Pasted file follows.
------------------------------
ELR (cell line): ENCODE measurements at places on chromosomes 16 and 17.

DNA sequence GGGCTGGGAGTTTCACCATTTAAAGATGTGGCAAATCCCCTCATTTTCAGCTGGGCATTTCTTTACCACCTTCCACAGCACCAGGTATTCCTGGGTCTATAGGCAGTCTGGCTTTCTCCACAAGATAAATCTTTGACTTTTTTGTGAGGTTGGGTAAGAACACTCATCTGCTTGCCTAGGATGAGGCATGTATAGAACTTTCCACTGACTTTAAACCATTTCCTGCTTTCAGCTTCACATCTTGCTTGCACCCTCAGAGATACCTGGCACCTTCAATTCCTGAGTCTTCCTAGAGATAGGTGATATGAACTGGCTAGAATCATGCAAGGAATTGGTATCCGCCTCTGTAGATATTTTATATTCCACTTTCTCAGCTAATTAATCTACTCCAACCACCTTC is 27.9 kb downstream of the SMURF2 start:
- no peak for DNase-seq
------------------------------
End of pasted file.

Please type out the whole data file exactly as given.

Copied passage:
ELR (cell line): ENCODE measurements at places on chromosomes 16 and 17.

DNA sequence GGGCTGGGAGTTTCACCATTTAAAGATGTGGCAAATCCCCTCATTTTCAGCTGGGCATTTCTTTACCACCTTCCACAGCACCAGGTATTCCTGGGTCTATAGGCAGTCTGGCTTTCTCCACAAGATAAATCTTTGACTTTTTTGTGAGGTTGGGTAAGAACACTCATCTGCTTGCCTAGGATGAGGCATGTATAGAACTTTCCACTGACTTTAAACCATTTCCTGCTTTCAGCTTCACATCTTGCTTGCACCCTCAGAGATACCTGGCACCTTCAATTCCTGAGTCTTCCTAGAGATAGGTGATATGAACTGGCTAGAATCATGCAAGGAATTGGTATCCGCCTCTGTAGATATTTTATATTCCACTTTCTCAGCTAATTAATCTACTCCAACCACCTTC is 27.9 kb downstream of the SMURF2 start:
- no peak for DNase-seq